That the disputes over these various island groupings—many of them uninhabited rocks—in several instances pits China against allies of the United States or countries with longstanding and close ties to Washington hasn’t deterred Beijing. To reassure its partners, the United States has dispatched diplomatic luminaries, issues statements of solidarity, and conducted naval exercises with some of China’s coclaimants. None of these steps has made Beijing any less hesitant to assert its claims. Its uncompromising stance has created doubts in the region about whether American protection is now worth what it once was. The standard explanation of what motivates China in the quarrels over these islands and their surrounding waters invokes the importance of sea lanes essential to Northeast Asia’s trade and defense and bountiful offshore oil and gas deposits. While scarcely irrelevant, these considerations don’t explain why China has been acting with particular assurance in recent years, the latest example of which occurred on December 5, when a Chinese naval vessel and an American warship nearly collided when the former crossed in front of the latter at close quarters in the South China Sea.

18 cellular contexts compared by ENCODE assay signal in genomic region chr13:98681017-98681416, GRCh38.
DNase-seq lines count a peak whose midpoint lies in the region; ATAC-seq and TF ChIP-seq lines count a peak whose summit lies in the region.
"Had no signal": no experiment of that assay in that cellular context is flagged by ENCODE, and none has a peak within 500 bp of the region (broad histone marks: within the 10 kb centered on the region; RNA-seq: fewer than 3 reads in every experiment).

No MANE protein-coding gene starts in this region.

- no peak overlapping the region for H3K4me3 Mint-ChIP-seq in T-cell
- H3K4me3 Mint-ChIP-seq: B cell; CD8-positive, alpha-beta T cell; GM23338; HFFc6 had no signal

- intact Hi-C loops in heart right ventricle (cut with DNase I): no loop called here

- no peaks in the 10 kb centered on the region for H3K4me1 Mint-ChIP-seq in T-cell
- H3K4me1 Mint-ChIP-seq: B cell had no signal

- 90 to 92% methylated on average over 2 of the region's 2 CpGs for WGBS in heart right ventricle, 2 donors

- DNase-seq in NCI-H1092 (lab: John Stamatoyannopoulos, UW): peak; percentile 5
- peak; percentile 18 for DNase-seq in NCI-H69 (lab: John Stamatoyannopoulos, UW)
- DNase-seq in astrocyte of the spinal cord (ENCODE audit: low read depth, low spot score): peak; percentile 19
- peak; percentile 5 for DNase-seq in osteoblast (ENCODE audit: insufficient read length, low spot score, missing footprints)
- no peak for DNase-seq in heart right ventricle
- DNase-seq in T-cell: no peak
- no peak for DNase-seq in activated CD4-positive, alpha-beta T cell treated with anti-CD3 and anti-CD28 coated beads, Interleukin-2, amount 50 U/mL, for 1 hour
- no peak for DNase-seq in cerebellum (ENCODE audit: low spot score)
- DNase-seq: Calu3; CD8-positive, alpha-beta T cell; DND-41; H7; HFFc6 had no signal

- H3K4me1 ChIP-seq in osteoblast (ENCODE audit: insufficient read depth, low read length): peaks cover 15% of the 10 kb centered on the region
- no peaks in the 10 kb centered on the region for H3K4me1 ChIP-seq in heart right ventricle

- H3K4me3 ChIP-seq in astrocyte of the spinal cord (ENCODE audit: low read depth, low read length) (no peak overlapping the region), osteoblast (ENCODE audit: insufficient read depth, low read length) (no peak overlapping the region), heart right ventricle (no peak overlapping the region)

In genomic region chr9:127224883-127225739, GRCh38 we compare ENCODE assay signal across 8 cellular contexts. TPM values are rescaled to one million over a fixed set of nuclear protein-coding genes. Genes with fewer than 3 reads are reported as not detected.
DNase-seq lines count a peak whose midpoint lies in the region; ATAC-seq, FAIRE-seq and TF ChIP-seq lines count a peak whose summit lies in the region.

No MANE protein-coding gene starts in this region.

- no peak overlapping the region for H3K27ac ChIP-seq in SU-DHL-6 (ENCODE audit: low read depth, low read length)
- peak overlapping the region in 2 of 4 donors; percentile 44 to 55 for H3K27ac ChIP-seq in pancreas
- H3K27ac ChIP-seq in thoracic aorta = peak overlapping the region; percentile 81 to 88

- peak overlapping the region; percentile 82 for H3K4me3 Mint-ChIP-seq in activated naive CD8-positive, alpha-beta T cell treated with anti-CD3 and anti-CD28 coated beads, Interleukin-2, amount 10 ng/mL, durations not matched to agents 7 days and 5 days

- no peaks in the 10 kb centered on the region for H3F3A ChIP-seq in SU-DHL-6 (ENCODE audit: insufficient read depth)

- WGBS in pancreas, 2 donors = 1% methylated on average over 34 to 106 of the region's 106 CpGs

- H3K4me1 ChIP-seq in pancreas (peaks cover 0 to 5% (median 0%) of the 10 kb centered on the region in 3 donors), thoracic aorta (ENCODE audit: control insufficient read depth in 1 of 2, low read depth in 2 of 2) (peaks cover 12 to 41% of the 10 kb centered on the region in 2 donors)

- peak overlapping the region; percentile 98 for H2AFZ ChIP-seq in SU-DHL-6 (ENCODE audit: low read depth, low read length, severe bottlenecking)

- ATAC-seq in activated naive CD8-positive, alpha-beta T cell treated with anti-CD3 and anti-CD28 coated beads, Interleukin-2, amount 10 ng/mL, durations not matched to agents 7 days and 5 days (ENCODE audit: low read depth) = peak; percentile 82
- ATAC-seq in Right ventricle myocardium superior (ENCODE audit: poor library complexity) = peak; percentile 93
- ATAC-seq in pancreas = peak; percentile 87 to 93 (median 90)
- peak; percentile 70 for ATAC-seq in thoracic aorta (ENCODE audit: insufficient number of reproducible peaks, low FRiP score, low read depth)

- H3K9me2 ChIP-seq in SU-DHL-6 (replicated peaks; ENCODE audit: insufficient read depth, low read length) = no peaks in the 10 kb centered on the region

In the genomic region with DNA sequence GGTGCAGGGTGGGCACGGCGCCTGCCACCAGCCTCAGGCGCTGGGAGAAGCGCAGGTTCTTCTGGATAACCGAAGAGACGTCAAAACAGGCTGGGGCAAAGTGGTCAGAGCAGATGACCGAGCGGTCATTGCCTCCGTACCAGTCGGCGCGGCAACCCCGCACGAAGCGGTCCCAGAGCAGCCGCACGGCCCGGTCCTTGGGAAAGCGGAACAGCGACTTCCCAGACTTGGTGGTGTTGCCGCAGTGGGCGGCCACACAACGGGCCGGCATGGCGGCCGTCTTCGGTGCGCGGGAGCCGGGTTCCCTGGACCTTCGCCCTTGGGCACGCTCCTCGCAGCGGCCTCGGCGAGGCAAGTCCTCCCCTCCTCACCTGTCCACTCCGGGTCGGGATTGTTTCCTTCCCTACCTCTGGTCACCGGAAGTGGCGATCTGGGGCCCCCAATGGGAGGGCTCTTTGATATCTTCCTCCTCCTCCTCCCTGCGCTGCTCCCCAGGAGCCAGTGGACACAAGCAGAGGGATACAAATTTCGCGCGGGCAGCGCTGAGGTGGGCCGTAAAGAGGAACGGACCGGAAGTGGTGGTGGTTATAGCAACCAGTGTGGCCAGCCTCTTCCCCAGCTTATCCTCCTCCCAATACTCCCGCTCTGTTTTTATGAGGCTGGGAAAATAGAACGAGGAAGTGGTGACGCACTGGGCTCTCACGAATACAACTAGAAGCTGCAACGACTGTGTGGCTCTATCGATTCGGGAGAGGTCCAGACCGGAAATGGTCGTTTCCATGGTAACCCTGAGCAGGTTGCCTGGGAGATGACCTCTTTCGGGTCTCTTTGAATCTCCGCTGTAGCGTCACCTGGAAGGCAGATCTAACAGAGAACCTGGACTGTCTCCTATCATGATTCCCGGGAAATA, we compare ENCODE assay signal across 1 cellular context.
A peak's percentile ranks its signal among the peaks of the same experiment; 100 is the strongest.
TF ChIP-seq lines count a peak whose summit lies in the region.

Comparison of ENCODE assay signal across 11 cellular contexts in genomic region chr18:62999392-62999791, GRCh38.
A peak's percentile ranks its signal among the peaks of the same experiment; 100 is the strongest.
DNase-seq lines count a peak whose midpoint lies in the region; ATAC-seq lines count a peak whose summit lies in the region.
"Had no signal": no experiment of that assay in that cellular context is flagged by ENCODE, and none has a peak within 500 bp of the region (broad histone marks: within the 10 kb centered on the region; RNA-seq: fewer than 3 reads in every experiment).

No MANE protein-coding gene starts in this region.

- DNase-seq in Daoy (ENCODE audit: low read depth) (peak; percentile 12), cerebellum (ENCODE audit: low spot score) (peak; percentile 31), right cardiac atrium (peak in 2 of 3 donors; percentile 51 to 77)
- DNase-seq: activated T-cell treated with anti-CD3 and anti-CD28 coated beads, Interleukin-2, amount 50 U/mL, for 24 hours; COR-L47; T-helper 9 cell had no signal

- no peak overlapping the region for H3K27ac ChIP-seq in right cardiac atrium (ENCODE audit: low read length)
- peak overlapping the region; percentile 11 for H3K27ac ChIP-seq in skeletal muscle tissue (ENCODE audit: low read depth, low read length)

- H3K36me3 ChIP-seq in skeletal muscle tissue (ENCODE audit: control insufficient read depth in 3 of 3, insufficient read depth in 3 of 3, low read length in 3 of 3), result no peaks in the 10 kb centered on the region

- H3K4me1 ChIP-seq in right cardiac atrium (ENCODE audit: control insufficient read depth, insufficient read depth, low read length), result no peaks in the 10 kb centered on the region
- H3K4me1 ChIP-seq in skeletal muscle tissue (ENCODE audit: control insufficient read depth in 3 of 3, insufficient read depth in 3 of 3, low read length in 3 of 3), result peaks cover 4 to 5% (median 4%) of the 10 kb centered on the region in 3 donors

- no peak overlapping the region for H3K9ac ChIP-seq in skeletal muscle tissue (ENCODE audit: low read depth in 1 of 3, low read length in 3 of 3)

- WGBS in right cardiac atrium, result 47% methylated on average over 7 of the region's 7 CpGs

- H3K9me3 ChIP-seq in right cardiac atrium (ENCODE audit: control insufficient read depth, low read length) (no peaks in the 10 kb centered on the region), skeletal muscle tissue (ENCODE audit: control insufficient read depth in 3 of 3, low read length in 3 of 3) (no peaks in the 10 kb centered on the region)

The islands’ economic and strategic value is not new. What’s different is that China now wields unprecedented economic and military power, thanks to the breakneck pace of its economic growth and technological modernization since 1978, its purchases of an array of manner of advanced Russian armaments, and its progress in across-the-board military modernization. China has long been determination to erase the humiliation it endured with the onset of nineteenth century. Having been a center of cultural splendor and wealth for centuries, it became a plaything of the Western imperial powers and of Japan, enduring more than a century of exploitation, coercion, humiliation and occupation. The memories of this dark period are ensconced in the minds of Chinese, both rulers and the ruled. Part of Beijing’s swagger in East Asia stems from the determination to bury this painful past and to ensure that it never repeats itself. That enterprise necessarily entails challenging Washington’s long-held primacy in region. It’s not, therefore, just about energy, strategic outposts, waterways and other such tangibles. It’s as much, if not more so, about casting off the burdens and demons of the past.